Groundhog Day in Greece

I thought I would take this opportunity early on in the semester to take another look at one of the bigger stories of the summer: the brief time in June and July Greece stood on the brink of default and the Eurozone stood on the edge of crisis. Not only was the international media thoroughly aflutter over the situation, but emergency measures imposed on Greeks at best proved a severe inconvenience. Most visibly, capital controls curtailed the ability of Greeks to access their savings, leading to long lines for ATMs.


A long queue of Greek citizens queues for the ATM. Source:
A long queue of Greek citizens queues for the ATM. Source:

NPR’s Planet Money team interviewed a man who, disillusioned with the financial system and fearful of exactly these kinds of restrictions, devised an alternative means to store his nest egg: in a secret compartment in the back of his refrigerator. At the time of the interview, he was planning on taking out what was left of his deposits at the bank.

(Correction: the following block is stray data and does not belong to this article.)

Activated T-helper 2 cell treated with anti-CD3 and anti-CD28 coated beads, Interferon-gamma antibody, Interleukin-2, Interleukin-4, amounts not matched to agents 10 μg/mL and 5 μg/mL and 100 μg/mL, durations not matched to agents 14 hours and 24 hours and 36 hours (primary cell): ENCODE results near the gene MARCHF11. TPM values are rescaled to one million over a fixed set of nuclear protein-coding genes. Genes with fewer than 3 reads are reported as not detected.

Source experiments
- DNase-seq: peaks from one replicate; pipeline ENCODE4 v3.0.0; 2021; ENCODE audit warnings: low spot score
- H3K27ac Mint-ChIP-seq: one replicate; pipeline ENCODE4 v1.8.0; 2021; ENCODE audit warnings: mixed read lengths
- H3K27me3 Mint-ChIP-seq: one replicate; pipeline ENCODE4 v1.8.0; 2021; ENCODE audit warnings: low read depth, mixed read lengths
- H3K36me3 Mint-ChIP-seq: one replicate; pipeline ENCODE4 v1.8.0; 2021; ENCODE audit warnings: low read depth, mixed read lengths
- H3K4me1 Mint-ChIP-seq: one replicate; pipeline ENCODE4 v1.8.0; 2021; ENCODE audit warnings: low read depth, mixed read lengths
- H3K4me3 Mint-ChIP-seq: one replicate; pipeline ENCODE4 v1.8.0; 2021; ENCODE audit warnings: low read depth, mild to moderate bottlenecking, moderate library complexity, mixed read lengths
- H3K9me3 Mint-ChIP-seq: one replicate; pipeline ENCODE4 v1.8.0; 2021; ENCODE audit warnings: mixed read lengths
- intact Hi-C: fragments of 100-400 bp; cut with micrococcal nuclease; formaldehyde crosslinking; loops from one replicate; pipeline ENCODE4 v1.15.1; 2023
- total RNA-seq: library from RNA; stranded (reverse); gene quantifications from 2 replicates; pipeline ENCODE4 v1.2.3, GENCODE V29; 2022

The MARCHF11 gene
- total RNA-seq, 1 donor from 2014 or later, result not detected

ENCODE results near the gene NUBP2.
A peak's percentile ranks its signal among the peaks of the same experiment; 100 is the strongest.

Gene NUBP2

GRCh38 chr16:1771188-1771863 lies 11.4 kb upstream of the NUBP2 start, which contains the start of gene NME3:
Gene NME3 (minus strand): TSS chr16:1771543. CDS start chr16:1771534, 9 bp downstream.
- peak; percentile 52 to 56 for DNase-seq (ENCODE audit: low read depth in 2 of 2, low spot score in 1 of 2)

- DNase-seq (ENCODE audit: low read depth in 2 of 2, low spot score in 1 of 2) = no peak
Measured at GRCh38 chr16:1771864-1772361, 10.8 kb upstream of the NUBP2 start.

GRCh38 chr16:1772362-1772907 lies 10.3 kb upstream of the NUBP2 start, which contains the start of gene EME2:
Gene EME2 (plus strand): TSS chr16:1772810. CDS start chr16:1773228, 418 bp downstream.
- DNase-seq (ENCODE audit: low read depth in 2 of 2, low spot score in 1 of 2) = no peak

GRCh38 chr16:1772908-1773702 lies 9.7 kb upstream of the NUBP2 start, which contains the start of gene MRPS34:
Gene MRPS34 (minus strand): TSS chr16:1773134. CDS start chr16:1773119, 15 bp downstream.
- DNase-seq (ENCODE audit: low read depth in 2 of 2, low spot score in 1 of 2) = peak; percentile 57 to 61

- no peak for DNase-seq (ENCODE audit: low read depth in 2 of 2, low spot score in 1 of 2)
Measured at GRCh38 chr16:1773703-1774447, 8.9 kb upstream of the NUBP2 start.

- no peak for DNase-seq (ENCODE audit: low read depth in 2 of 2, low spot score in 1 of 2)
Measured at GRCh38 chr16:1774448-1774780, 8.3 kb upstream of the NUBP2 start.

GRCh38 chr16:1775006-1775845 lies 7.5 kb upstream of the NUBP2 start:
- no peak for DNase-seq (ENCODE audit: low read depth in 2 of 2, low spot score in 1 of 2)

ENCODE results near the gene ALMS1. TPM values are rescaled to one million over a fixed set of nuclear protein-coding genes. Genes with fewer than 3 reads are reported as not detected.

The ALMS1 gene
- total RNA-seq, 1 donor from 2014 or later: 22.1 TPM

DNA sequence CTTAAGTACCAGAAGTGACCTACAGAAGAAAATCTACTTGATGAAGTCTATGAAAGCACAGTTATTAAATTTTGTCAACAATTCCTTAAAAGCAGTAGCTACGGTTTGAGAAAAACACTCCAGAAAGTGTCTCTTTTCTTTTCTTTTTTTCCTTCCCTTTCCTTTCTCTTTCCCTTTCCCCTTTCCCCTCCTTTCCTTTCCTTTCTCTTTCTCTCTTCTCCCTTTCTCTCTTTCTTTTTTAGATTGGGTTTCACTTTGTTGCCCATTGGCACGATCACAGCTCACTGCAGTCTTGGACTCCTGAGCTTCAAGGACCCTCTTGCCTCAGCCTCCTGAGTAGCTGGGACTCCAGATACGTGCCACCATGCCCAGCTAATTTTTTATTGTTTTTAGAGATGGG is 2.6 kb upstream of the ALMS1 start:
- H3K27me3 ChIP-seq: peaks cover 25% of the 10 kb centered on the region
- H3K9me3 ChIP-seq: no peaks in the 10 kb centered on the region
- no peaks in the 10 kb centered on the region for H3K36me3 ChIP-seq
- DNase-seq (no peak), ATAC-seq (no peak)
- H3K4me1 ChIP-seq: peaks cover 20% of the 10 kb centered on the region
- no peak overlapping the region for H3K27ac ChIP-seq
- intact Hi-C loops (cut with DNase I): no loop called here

Not only is the current situation unfortunate for Greek citizens (leading at least one to one-up the money under the mattress strategy) but the turbulent factors underlying it have persisted for many years. In fact, APM’s Marketplace has gone so far as to compare it to “Groundhog Day,” a nightmare scenario where the same experiences are relived interminably.

The persistent unpleasantness of the Greek situation raises the question: “why?” Obviously, the burden of its outsized national debt cannot be disappeared with a magic wand. However, analyzing the politics behind the deadlock through the lens of game theory and behavioral economics might cast light on why the situation has been so gracelessly handled by policymakers—only temporarily patched over under the immediate threat of a looming or even unfolding crisis. I’ll continue the discussion next week.

One Reply to “Groundhog Day in Greece”

  1. Interesting piece. As is always the case, we can’t observe the counterfactual. I’d be fascinated to see what would have happened if the bailout had been provided absent the austerity requirements. Would the moral hazard issues just led to continued fiscal overspending by the Greek govt. or other EU members?
    Another ‘unintended consequence’ story from NY Times recently about the re-emergence of barter in the crisis is here:

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